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Do you like the idea of becoming a better golfer but struggle to deal with ‘Driving Range Dread’?

We hear you.

Unfortunately, there are no shortcuts to becoming the very best player you want to be. You simply have to put in the hard yards and be prepared to grind.

The path to peak performance begins with clearing your head and approaching the range with the proper mindset.

To help get you started, try these eight tips and techniques we’ve rustled together. Just remember to thank us when you win The Open…

* * *

Get a lesson from a PGA pro

Sounds obvious, right? But let’s face it, getting a lesson and being shown how to do the right things right is the only way any golfer ever gets better. There is absolutely no point in smashing ball after ball after ball on the range if it’s only going to more deeply ingrain the faults that are keeping you from shooting lower scores. Remember: practice makes permanent, not perfect.

Set achievable goals

What do you want to get out of the game? A single-figure handicap? Money from your mates? A tour card? It doesn’t really matter what your goal is as long as you have one. Working towards a particular outcome focuses the mind and gives you something to work on. That will help you to stay motivated on the days that you just can’t stomach the grind.

Buddy-up at the range

Standing in a bay for hour after hour can be a lonely, tedious task, so take along a pal for company. Having something there to blether with or, better still, compete against, will break up the monotony of practice and will also help you to stay motivated.

Take aim at proper targets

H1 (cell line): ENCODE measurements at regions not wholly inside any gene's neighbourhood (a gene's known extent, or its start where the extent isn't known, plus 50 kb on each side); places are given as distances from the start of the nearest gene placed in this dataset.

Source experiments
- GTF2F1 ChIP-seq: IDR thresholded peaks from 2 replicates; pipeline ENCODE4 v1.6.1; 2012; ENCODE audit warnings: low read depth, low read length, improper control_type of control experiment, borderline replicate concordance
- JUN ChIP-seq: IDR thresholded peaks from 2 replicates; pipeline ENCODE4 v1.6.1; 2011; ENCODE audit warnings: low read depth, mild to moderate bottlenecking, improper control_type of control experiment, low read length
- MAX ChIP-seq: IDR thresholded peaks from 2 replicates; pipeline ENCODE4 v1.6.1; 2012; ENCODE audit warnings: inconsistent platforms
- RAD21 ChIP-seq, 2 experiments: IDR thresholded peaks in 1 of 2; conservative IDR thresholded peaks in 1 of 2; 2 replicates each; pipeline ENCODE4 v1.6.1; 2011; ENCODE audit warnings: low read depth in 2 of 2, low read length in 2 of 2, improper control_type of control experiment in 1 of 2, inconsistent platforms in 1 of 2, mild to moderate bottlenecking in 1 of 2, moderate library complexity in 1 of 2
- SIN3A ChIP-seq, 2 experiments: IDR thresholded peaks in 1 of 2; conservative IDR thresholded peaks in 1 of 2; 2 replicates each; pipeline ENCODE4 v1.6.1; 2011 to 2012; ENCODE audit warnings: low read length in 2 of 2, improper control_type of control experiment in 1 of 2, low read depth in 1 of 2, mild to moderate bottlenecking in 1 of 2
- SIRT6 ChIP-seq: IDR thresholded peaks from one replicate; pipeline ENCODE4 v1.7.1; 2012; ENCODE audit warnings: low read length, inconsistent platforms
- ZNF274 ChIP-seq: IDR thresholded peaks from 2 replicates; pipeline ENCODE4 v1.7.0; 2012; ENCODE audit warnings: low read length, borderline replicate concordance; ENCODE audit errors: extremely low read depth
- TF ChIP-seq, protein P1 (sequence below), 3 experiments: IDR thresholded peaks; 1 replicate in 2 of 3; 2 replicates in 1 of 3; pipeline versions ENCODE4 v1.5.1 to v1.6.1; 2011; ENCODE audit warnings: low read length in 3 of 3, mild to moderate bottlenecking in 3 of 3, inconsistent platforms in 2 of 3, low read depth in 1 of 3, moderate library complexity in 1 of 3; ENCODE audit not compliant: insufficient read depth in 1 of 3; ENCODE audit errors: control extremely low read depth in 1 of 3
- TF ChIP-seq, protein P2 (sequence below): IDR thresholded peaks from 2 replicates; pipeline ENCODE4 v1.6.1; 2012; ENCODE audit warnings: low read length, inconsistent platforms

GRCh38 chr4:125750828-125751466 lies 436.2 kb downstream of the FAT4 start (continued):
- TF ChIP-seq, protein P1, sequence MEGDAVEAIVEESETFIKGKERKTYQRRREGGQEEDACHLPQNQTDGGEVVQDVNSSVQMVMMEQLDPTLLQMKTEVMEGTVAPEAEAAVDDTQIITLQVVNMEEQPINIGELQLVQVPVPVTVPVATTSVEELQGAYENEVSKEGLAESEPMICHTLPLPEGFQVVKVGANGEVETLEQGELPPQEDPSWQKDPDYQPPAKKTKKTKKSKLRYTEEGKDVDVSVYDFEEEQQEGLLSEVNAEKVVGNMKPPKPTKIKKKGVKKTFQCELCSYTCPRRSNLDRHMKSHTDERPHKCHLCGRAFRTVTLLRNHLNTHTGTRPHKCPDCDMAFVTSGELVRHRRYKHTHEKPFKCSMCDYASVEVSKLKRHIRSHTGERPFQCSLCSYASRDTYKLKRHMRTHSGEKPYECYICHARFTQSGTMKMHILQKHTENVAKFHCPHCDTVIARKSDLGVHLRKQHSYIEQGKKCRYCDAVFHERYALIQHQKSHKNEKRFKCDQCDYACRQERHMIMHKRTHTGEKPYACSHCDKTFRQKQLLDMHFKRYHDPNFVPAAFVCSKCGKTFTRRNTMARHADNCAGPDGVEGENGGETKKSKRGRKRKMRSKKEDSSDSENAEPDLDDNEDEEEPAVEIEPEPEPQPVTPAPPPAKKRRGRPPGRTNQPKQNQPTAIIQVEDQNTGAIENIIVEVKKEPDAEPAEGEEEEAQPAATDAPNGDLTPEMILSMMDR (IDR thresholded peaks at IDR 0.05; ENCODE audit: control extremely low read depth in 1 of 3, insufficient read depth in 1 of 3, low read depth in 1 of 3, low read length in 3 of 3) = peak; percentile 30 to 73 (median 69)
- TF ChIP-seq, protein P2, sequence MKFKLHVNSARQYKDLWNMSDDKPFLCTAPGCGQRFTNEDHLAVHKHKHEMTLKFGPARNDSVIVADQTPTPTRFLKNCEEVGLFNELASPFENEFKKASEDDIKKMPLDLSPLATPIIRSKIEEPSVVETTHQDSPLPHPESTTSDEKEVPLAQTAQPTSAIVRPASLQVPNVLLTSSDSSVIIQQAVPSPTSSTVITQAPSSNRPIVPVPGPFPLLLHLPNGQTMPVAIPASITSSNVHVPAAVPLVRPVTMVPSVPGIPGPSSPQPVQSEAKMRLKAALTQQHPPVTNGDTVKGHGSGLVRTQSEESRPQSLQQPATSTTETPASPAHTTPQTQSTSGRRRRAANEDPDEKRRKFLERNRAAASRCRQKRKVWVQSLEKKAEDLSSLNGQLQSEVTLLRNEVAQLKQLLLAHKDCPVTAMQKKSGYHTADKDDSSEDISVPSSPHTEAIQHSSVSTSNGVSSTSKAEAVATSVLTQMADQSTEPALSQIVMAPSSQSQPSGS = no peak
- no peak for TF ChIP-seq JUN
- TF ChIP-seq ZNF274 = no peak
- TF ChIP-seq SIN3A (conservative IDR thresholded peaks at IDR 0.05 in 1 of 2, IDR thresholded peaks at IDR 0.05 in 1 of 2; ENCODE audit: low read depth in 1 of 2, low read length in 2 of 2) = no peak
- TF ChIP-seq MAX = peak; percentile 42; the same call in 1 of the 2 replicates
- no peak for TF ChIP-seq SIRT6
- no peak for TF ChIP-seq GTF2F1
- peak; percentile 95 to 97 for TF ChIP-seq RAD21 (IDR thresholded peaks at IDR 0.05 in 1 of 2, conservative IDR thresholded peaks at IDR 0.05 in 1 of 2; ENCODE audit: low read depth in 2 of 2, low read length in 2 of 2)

It’s almost patronisingly simple to say that hitting shots at a particular target is far more conducive to good golf that just aimlessly battering balls into the vast abyss that lies beyond the bays at your local driving range. It’s why most practice facilities have various greens and yardage markers for you to take aim at. Pointlessly striking ball after ball into a wide-open field won’t tell you anything about your game.

Put a little money on it

There’s nothing like a wee wager to bring out the competitive side of your character. Whether it’s 50 pence or 50 pounds, the prospect of winning a bit of cash is an amazing incentive for just about anybody. So, why not integrate it into your practice? Take a friend along to the range and have a bet on who can get closest to a particular target from 100 yards, who can hit the straightest drive, or whatever. Practicing with a competitive edge prepares you for taking it to the course. Be sensible, though. Wagering your house and car against your ability to out-drive your pal is a mug’s pastime.

Don’t be scared to experiment

The range is the perfect place to experiment and try some new things. For example, why not have a go at hitting power-fades or low stingers? Sure, they might not be the prettiest of shots but you never know when you might need to hit one during the course of a round. Besides anything else, if you hit a bad shot, you’ll also get a better understanding of how to avoid them.

Don’t be afraid of the putting green

Before you next go to the range, take a couple of minutes and write down all the shots you hit during your last round of golf. Now work out what percentage of those were putts. If you’re anything like the average golfer, it will be around 30###/span#<. Now ask yourself this: how much of your practice time do you devote to your putting. If it’s any less than 30%, then it’s far, far too little.

Don’t worry, be happy…

If you’re not enjoying your practice, then you’re probably doing it all wrong. The vast majority of us aren’t tour pros, so we don’t have to worry about making cuts to subsidise our lifestyles and pay our bills. So, whilst you’re toiling on the range with a bad dose of the snap-hooks, take a ‘time out’ before an all-consuming rage engulfs you and remind yourself that it’s meant to be fun.

• This feature first appeared in issue 114 of bunkered. For more like this, take out a subscription to the magazine here. International subscriptions also available.

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